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La Mesa, CA

Hypothyroidism Treatment in La Jolla, CA

A picture of Dr. Mark Stengler

Understanding Hypothyroidism:

Causes, Symptoms, and Treatment Options

Hypothyroidism is a prevalent disorder affecting the thyroid gland, a butterfly-shaped organ located in the front of the neck that produces hormones responsible for regulating the metabolism of every cell in the body. Dr. Mark Stengler, a renowned physician who has treated numerous patients with thyroid issues, believes that thyroid disorders have reached epidemic proportions in our country. This increase can be attributed to various factors such as environmental toxins, pharmaceutical medications, and stress. In this article, we will explore the causes, symptoms, and treatment options for hypothyroidism, shedding light on this often-misunderstood condition.

The Prevalence of Hypothyroidism

Although approximately 10 million Americans have been diagnosed with hypothyroidism, Dr. Stengler estimates that the actual number could be as high as 30 million, including many individuals who are unaware of their underactive thyroid. This raises an important question: could you or your physician be overlooking the signs of hypothyroidism? It is crucial to understand the symptoms associated with this condition, as they can often be mistaken for the effects of a busy and stressful lifestyle.

Recognizing the Symptoms

Fatigue, cold hands and feet, unexplained weight gain, dry skin and hair loss, and depression are all potential symptoms of hypothyroidism. These signs may be present in varying degrees among individuals, with some experiencing multiple symptoms and others showing none at all. While it is typical for women in their late 40s or early 50s to be affected by low thyroid activity, it is essential to note that hypothyroidism can occur at any age and affect anyone.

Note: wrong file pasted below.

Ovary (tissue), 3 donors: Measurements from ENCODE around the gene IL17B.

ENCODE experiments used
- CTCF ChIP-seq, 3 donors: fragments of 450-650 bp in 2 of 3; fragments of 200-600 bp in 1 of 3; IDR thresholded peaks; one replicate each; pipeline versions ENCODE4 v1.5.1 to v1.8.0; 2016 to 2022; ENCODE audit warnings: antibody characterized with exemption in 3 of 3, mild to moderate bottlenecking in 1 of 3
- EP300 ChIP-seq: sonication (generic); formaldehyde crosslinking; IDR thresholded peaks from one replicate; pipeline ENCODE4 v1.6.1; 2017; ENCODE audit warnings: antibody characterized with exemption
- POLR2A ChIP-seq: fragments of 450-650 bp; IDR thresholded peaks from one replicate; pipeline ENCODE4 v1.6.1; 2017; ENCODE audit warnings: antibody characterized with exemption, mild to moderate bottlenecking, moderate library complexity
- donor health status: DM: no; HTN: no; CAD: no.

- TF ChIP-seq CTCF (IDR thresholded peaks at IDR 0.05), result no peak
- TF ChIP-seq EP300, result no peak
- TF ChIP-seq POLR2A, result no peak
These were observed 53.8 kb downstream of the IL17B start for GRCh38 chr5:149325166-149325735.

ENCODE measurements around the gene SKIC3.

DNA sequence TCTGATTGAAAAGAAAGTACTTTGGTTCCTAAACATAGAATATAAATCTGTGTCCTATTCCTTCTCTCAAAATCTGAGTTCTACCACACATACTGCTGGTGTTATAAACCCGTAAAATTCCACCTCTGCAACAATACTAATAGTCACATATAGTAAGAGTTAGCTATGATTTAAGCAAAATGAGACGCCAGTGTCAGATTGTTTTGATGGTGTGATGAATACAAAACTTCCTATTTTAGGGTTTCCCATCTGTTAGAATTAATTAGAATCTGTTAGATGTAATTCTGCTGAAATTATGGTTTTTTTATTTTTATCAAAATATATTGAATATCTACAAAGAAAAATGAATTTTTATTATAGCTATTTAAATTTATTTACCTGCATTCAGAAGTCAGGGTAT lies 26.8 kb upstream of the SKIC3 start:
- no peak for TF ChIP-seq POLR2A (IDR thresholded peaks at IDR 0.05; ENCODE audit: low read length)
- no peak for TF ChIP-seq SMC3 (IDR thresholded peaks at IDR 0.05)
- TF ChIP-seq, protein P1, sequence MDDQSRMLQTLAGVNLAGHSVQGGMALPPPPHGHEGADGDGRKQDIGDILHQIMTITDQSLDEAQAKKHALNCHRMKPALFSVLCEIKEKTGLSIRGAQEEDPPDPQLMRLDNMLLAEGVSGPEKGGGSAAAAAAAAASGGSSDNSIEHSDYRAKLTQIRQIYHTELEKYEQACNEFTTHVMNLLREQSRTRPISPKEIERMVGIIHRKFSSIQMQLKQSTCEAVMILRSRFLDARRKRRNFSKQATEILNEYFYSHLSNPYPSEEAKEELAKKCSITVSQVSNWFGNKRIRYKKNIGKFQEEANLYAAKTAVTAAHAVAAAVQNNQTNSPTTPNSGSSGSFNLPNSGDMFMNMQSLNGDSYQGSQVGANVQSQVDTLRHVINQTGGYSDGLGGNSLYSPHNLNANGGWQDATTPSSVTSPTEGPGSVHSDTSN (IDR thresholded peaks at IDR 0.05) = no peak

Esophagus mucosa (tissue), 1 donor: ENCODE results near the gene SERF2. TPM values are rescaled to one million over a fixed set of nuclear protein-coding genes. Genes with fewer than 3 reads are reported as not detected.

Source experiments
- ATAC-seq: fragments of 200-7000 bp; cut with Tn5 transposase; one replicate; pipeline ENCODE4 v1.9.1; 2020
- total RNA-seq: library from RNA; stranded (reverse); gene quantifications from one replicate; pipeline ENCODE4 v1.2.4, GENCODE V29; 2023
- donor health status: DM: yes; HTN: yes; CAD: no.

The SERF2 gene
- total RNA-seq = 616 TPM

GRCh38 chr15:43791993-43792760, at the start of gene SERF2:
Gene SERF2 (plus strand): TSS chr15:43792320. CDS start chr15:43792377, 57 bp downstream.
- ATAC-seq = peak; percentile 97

Understanding the Common Causes

The leading cause of hypothyroidism is Hashimoto's thyroiditis, an autoimmune condition in which the immune system attacks the thyroid gland, resulting in inflammation and reduced production of thyroid hormones. Women are more likely to develop this disorder, with low thyroid activity occurring five to ten times more frequently in females than in males. While a genetic predisposition plays a role in Hashimoto's thyroiditis, other potential triggers include hormonal imbalances (such as insulin resistance seen in diabetes), food allergies (e.g., gluten intolerance), and stress. In rare cases, hypothyroidism can also be caused by pituitary gland failure or the presence of a pituitary tumor.

Diagnosing Hypothyroidism: The Importance of Comprehensive Testing

One of the major challenges in diagnosing hypothyroidism is the failure of many doctors, both conventional and holistic, to accurately assess thyroid function. Often, a standard blood test measuring thyroid stimulating hormone (TSH) is conducted, providing a general indication of thyroid activity but overlooking the intricacies of thyroid function. To ensure a thorough evaluation, it is recommended to consult a holistic physician who can perform a complete thyroid test panel, including assessments of free T3 and free T4 (the principal thyroid hormones) as well as tests for thyroid antibodies.